“…and we can all sit watching our Hawaiian island world.”

Becoming Charlemagne is not a racy book, but when I wrote it, I marveled at the rich potential of medieval history to perplex and offend. Wine-guzzling Muslims, Jews owning slaves, knife-wielding Christians who tried to relieve a pope of his eyeballs and tongue—to be honest, I had expected more complaints from readers who found that the eighth century either defied their Tolkienesque caricatures of the Middle Ages or failed to conform to their religious preconceptions. Instead, debates and discussions at book-talks and lectures have been downright genial, and to my knowledge, the harshest thing I’ve been called is a “Catholic apologist,” a charge that surprised and amused me. (Eat your heart out, Tertullian.)

Years ago, as a college cartoonist, I would have been disappointed by such a placid reaction, but today life feels way too short to make shocking the easily offended the highest goal of art. I’d much rather inform and entertain—but I do reserve the right to offend, a right I hadn’t thought to affirm until I read the review of Sherry Jones’s novel The Jewel of Medina in Sunday’s New York Times.

Jones’s novel is a highly fictionalized retelling of the story of A’isha, the third and youngest wife of the prophet Muhammad. Last year, after a scholarly expert on A’isha suggested that the novel might incite violence, Random House dropped the book and a small press quickly picked it up. In last weekend’s Times review, journalist and novelist Lorraine Adams lists some of the historical errors in The Jewel of Medina, dismisses the book as a bad example of genre fiction, and calls Jones’s prose “lamentable.” As a reviewer, she’s entitled to her opinion, even if the extent to which a novelist must hew to historical facts is debatable, but her conclusion is stunning and strange:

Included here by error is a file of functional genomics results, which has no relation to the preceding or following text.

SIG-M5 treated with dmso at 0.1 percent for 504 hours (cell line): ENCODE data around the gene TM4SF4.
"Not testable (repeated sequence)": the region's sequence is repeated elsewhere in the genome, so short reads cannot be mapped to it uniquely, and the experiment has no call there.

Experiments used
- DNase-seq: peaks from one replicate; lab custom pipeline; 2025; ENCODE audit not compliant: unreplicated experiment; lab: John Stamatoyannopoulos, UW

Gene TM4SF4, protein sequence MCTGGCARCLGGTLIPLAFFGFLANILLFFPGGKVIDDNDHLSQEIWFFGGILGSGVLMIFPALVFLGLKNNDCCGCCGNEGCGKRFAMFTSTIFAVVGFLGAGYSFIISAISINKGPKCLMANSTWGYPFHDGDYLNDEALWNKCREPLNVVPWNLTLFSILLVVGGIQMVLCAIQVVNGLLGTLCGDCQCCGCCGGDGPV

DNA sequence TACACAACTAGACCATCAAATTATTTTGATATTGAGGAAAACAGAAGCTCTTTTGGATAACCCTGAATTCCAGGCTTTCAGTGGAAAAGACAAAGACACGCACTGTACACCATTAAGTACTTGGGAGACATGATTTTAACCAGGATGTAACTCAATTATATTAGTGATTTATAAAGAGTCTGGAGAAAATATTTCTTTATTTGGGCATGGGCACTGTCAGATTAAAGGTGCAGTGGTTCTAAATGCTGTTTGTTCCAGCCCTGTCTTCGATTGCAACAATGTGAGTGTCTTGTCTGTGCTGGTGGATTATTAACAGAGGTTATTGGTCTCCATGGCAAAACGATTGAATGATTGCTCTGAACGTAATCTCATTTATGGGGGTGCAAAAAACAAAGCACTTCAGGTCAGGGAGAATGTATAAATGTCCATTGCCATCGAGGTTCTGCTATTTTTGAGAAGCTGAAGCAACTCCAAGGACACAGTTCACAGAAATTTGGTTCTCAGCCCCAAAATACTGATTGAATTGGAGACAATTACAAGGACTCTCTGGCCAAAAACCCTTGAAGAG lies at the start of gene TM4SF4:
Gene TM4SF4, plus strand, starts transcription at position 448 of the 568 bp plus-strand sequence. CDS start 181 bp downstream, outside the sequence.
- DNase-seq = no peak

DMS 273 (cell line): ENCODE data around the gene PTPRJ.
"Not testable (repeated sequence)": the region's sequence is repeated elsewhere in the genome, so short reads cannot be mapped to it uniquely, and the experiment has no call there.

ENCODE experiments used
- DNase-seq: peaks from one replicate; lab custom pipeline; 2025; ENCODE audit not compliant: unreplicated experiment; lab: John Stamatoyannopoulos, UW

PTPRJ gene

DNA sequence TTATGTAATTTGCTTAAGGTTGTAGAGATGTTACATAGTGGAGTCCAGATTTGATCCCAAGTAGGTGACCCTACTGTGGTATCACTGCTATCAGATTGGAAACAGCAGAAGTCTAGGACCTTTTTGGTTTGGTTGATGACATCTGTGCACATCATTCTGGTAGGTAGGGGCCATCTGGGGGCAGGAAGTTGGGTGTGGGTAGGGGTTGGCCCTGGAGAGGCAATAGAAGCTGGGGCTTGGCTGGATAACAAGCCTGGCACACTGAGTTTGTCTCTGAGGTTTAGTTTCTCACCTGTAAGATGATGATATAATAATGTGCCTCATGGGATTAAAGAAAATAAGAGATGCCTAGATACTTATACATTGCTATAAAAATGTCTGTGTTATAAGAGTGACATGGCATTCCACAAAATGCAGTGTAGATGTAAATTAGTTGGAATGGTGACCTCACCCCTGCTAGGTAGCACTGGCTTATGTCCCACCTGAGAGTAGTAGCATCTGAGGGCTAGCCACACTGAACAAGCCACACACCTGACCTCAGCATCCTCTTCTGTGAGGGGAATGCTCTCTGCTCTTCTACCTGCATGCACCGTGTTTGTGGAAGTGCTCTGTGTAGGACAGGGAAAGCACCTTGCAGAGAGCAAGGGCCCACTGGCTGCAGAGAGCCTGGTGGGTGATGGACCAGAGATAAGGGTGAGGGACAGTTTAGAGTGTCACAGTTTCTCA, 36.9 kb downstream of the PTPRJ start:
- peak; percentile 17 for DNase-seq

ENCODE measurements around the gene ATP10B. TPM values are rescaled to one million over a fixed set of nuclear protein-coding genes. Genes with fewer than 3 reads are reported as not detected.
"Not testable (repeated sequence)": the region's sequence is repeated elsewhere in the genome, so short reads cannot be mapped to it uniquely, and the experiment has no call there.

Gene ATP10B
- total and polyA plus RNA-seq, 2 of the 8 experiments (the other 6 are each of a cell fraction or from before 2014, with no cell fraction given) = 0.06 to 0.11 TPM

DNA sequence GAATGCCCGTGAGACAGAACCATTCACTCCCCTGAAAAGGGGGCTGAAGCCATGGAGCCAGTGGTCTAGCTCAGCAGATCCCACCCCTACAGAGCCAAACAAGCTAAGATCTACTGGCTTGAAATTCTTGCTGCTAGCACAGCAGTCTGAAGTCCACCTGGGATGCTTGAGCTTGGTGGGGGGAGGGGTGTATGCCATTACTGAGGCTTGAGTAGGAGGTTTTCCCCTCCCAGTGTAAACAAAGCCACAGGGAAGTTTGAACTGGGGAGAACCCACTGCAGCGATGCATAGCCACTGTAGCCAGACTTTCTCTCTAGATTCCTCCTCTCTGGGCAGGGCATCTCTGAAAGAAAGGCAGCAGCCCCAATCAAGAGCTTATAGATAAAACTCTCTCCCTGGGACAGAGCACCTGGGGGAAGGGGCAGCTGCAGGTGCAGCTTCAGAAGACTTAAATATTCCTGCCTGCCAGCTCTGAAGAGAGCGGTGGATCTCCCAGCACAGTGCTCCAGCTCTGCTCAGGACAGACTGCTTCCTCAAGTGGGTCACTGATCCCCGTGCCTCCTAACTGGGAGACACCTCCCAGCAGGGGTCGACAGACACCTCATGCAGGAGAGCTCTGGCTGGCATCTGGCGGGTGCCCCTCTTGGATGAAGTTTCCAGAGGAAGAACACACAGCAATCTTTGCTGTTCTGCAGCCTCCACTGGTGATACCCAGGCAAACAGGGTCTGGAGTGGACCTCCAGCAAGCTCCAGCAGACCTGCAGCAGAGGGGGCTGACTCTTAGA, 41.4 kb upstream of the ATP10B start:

An inexperienced, untalented author has naïvely stepped into an intense and deeply sensitive intellectual argument. She has conducted enough research to reimagine the accepted versions of Muhammad’s marriage to A’isha, thus offending the religious audience, but not nearly enough to enlighten the ordinary Western reader. Should free-speech advocates champion “The Jewel of Medina”? In the American context, the answer is unclear. The Constitution protects pornography and neo-Nazi T-shirts, but great writers don’t generally applaud them. If Jones’s work doesn’t reach those repugnant extremes, neither does it qualify as art. It is telling that PEN, the international association of writers that works to advance literature and defend free expression, has remained silent on the subject of this ­novel. Their stance seems just about right.

That’s one bizarre paragraph, suddenly contrasting as it does Constitutional protections for “repugnant extremes” with what “great writers” applaud while suggesting that a book must “qualify as art” to be defended on the grounds of free expression. Sherry Jones may be no Salman Rushdie, but when it comes to The Jewel of Medina, the question of her free expression is not hypothetical: Adams notes earlier in her review that shortly after last year’s controversy, “somebody pushed a firebomb through the mail slot at the home office of Jones’s London publisher.”